Arab student Mohammed Huwais/Stringer via Getty Images

L’éducation dans les pays arabes à l’origine d’un déficit d’émancipation

PARIS – Les discussions relatives à l’éducation au sein du monde arabe se concentrent trop rarement sur le rôle de l’école dans l’évolution des mœurs politiques et sociales ; un constat regrettable, dans la mesure où les citoyens instruits des pays arabes sont dans l’ensemble beaucoup moins émancipés, sur le plan politique et social, que les citoyens d’autres pays du monde. Si les sociétés arabes entendent s’ouvrir davantage et devenir économiquement plus dynamiques, il va leur falloir offrir un système d’éducation qui intègre et promeuve les valeurs nécessaires à cet objectif.

Ce déficit se retrouve dans le World Value Survey (WVS), sondage de l’opinion au niveau mondial, qui permet de comparer un large ensemble de valeurs entre les différents pays. Récemment, le WVS a mené une étude concernant 12 pays arabes – Jordanie, Égypte, Palestine, Liban, Irak, Maroc, Algérie, Tunisie, Qatar, Yémen, Koweït, et Lybie – ainsi que 47 pays extérieurs au monde arabe. Les résultats de ce sondage nous permettent pour la première fois de comparer la mentalité d’une grande partie du monde arabe avec celle des citoyens du reste de la planète.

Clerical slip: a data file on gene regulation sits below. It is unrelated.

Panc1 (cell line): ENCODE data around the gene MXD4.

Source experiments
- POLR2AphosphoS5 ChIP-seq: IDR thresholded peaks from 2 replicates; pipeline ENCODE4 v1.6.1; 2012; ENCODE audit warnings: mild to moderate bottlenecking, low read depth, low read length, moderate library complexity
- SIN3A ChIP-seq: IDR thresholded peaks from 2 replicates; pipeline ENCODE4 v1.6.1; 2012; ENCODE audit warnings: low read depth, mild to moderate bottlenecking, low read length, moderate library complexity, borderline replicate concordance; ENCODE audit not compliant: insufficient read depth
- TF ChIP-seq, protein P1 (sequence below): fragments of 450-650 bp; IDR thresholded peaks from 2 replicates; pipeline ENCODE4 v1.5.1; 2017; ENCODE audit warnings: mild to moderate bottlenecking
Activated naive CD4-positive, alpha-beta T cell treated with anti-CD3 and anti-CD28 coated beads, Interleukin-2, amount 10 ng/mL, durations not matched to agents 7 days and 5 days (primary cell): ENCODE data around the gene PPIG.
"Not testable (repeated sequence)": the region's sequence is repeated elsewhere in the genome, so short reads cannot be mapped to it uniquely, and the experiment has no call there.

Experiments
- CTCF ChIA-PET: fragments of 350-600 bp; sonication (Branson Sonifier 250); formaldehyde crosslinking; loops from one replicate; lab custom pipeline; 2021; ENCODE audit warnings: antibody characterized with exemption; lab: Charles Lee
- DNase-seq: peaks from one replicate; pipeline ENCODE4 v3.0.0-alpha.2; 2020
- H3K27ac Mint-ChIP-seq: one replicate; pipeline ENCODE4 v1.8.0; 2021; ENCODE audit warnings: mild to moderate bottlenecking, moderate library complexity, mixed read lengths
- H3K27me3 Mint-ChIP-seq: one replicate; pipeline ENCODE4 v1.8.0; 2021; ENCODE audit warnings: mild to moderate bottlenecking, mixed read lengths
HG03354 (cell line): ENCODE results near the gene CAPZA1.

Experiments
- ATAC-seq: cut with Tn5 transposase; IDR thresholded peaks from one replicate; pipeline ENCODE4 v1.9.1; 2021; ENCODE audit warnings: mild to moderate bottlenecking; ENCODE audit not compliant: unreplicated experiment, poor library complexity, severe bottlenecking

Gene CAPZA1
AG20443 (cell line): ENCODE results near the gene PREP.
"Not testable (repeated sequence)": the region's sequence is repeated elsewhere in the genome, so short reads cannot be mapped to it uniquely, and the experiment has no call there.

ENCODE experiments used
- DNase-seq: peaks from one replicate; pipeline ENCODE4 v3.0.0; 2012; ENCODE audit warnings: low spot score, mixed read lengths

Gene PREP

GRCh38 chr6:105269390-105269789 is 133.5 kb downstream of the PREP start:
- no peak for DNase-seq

Le WVS mesure quatre valeurs politiques et sociales très révélatrices : le soutien à la démocratie, la volonté d’engagement civique, l’obéissance à l’autorité, ainsi que le soutien aux valeurs patriarcales qui sous-tendent la discrimination à l’encontre des femmes. De manière générale, à mesure qu’un État devient plus riche, plus instruit, et politiquement plus ouvert, le soutien à la démocratie et la volonté d’engagement civique augmentent, tandis qu’ont tendance à diminuer l’obéissance à l’autorité et le soutien aux valeurs patriarcales.

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